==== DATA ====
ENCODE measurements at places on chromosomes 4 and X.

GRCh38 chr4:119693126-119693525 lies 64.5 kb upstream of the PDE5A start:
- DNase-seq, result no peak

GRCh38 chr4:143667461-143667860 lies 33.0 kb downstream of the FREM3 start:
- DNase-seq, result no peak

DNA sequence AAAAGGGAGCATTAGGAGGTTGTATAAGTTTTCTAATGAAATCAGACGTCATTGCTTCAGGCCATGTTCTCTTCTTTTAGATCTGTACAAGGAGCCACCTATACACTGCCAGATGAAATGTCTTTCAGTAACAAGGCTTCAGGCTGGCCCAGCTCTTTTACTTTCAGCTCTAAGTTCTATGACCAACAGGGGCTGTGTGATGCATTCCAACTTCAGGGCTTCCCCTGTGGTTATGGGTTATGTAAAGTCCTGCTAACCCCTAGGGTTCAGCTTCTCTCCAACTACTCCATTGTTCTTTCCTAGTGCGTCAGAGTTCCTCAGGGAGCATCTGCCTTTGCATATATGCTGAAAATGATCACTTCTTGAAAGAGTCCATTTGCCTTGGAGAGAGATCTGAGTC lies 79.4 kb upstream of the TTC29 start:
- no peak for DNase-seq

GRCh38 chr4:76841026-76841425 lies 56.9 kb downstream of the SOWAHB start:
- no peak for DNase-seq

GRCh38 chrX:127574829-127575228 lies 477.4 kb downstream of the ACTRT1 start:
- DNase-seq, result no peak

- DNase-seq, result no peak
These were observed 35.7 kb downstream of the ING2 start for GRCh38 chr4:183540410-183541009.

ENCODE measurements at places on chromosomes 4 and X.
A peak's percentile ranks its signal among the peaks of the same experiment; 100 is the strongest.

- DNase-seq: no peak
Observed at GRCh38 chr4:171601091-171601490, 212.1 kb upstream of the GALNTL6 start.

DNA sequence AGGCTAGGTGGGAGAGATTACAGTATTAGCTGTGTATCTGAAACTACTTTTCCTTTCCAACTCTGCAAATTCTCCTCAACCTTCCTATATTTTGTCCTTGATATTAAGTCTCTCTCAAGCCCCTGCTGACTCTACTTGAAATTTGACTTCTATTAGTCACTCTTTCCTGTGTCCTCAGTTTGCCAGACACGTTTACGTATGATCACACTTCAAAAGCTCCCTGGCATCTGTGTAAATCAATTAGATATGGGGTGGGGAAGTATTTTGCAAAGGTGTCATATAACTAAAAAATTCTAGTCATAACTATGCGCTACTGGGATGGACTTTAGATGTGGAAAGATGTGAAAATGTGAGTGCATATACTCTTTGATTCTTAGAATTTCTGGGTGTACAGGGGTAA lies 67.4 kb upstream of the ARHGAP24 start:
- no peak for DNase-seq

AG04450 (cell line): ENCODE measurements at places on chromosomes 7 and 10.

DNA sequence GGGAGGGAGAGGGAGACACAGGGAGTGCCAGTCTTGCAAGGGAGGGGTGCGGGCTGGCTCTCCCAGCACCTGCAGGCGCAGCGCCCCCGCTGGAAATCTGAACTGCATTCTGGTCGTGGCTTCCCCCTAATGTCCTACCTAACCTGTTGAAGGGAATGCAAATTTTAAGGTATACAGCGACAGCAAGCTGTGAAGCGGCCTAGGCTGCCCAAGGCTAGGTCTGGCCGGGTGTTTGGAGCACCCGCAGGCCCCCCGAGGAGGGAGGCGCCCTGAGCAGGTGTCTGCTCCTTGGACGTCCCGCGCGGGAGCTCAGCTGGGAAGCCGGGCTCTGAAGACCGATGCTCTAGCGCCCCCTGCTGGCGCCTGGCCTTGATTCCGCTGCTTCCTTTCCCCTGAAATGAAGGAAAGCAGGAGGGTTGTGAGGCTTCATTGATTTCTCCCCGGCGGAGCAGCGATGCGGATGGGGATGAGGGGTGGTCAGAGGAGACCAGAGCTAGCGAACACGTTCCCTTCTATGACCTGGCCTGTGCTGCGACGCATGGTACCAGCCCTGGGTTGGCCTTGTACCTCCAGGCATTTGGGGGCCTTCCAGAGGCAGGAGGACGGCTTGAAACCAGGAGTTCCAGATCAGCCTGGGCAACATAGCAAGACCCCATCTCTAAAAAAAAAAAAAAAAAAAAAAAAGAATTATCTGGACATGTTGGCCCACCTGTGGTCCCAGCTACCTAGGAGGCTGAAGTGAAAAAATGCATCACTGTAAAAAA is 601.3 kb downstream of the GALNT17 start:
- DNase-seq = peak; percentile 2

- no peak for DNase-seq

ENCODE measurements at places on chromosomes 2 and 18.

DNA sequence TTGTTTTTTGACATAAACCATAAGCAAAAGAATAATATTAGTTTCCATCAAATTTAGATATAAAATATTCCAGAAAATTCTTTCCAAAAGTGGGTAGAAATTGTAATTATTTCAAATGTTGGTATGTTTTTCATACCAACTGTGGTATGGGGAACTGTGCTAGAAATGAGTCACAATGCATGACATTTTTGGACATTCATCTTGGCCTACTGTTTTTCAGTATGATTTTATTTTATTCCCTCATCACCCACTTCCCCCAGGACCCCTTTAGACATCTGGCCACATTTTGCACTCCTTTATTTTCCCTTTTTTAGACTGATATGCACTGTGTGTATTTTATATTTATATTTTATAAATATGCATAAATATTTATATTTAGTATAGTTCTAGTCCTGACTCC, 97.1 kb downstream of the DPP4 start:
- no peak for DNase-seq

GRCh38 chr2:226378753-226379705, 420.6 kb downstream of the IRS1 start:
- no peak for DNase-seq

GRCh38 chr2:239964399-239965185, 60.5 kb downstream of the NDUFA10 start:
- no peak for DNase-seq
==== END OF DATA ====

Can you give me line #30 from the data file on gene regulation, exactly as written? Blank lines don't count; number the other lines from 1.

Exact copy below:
- no peak for DNase-seq